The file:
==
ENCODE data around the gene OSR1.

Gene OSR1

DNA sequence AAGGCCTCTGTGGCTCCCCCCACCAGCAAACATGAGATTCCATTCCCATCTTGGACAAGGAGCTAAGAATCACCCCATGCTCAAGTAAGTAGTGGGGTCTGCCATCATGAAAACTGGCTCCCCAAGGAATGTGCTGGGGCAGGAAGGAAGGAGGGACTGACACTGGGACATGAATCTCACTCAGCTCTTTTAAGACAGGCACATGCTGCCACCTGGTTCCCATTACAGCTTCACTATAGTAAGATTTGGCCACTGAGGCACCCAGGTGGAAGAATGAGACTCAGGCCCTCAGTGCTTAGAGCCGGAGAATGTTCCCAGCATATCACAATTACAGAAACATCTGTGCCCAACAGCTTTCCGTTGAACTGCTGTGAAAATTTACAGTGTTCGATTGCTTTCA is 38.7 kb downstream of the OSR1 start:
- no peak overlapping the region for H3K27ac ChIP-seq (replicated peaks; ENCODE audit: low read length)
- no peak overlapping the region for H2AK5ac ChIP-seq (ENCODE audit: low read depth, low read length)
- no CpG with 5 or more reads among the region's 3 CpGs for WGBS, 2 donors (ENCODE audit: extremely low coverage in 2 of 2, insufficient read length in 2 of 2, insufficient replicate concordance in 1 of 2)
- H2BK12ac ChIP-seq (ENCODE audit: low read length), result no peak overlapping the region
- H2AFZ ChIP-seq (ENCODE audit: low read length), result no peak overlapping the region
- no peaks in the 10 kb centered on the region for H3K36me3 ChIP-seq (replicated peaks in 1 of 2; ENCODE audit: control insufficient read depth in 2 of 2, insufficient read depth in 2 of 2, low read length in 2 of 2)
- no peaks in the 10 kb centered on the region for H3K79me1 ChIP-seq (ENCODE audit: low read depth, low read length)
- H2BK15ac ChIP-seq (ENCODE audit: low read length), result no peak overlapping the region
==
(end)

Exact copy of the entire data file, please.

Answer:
ENCODE data around the gene OSR1.

Gene OSR1

DNA sequence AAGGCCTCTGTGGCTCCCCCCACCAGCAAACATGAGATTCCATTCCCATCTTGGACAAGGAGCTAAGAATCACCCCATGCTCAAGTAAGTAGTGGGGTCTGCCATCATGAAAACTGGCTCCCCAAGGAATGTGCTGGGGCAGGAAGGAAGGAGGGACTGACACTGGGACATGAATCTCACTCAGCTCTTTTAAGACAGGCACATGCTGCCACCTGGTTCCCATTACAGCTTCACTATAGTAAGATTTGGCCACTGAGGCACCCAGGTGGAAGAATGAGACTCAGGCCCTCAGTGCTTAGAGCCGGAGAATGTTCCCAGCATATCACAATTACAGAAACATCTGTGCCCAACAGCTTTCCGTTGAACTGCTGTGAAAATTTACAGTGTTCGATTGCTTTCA is 38.7 kb downstream of the OSR1 start:
- no peak overlapping the region for H3K27ac ChIP-seq (replicated peaks; ENCODE audit: low read length)
- no peak overlapping the region for H2AK5ac ChIP-seq (ENCODE audit: low read depth, low read length)
- no CpG with 5 or more reads among the region's 3 CpGs for WGBS, 2 donors (ENCODE audit: extremely low coverage in 2 of 2, insufficient read length in 2 of 2, insufficient replicate concordance in 1 of 2)
- H2BK12ac ChIP-seq (ENCODE audit: low read length), result no peak overlapping the region
- H2AFZ ChIP-seq (ENCODE audit: low read length), result no peak overlapping the region
- no peaks in the 10 kb centered on the region for H3K36me3 ChIP-seq (replicated peaks in 1 of 2; ENCODE audit: control insufficient read depth in 2 of 2, insufficient read depth in 2 of 2, low read length in 2 of 2)
- no peaks in the 10 kb centered on the region for H3K79me1 ChIP-seq (ENCODE audit: low read depth, low read length)
- H2BK15ac ChIP-seq (ENCODE audit: low read length), result no peak overlapping the region